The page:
Nematode worms such as Caenorhabditis elegans feed on bacteria as a food source. In the wild, C. elegans obtain various bacteria from rotting plants, fruit, and vegetation, but under laboratory conditions, C. elegans is normally cultured on agar plates with a standardized bacterial lawn. There are many bacterial diets used for culturing C. elegans. The E. coli strain OP50 is widely used because Sydney Brenner, who first introduced C. elegans as a model organism, maintained them on this strain. OP50 is a uracil auxotroph derived from the standard E. coli strain B. We can use other bacteria for culturing C. elegans, depending on the purpose of our experiments. For instance, HT115 is an RNAse III-deficient strain used for RNAi feeding experiments. HB101 is a hybrid of E. coli strain B and K12 and is commonly used for liquid culture of C. elegans. Most worm labs, including our own, mainly use OP50 and HB101. The worms’ bacterial diets will impact their physiology and behavior in experiments, so let’s compare the key differences between growing worms on OP50 and HB101.
When you culture N2 wild-type on OP50 or HB101, you can see through a microscope that the adult worms are larger on HB101 than on OP50. So et al. (2011) demonstrated that hermaphrodite and male C. elegans body size is 1.6-fold and 1.2-fold larger, respectively, when the animals are fed on HB101 (Figure 1, A). Also, they confirmed that even when OP50 is replaced by HB101 in larvae or adult stage, N2 grows bigger than when fed on OP50 (Figure 1, B). These differences can affect the interpretation not only of growth and size experiments, but also morphology and movement assays.
The next thing you might notice when growing N2 on OP50 and HB101 is a difference in the production of embryos.
According to a study by Sowa et al. (2015), HB101-fed worms take less time to initiate egg-laying and stop laying earlier than OP50-fed worms (Figure 2, A and D). Although the reproductive lifespan of HB101-fed worms is ~65% shorter than OP50-fed worms, the total brood size is not significantly different (Figure 2, B). Although the overall brood size remains the same, the changes in timing could affect interpretation of fecundity assays and the timing for synchronization or expansion of worm populations.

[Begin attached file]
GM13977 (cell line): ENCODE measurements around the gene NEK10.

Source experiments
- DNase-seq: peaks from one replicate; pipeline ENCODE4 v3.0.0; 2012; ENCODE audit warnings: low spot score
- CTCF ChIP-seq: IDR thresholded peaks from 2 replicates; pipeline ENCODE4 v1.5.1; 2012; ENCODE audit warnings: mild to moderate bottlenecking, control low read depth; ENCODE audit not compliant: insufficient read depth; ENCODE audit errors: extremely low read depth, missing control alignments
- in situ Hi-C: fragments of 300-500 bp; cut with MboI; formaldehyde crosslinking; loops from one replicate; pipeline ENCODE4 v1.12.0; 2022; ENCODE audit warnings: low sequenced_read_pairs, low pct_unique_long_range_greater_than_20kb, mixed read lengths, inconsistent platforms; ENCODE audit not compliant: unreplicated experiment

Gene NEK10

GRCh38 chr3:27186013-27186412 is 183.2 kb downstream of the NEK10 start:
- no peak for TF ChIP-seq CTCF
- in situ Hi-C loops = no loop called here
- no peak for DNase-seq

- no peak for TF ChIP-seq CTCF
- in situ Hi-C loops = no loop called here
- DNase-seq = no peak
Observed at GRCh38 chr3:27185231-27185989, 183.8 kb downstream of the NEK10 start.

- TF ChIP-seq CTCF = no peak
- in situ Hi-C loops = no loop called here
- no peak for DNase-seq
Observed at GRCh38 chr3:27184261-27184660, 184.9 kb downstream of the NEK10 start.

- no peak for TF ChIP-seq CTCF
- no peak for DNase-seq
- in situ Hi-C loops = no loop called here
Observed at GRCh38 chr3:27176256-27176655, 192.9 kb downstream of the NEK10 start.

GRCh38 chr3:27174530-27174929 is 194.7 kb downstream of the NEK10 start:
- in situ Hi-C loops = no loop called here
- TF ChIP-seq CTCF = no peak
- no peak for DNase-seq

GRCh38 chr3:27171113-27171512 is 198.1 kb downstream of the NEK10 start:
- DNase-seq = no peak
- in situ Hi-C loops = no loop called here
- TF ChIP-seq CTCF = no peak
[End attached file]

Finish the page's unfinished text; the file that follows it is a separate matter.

When you compare bacterial lawn thickness of OP50 or HB101 growing on NGM plates, you can see HB101 is thicker than OP50 (Figure 3). The uracil auxotrophy of OP50 restricts its growth on NGM agar, which is useful for applications that might be encumbered by a heavy bacterial lawn.
Figure 3. Photo taken in the InVivo Biosystems Lab. 300µl of bacterial culture seeded on NGM agar, dried, and allowed to grow for 2 days.
Brooks et al. (2009) found that even though HB101 is visually thicker than OP50, the number of cells is not significantly different (Figure 4, A). However, HB101 dry weight per cell is slightly higher than OP50 (Figure 4, D). They also measured macronutrient amounts per cell. OP50 and HB101 contained similar levels of protein and fatty acid (Figure 4, B and C), but HB101 contained 3-5 times higher total carbohydrate levels than OP50 (Figure 4, E). In studies such as aging, where nutrient availability impacts phenotype, it is critical to consider the food input. Experiments involving RNAi by feeding should also take into consideration the effect of switching worms to a diet of HT115.
These differences in C. elegans based on their diet can have profound consequences for your experiment. It is good culture practice to keep the bacterial diet consistent within experiments. Take these differences into consideration when selecting your bacterial diet and when comparing between experiments using different bacterial diets.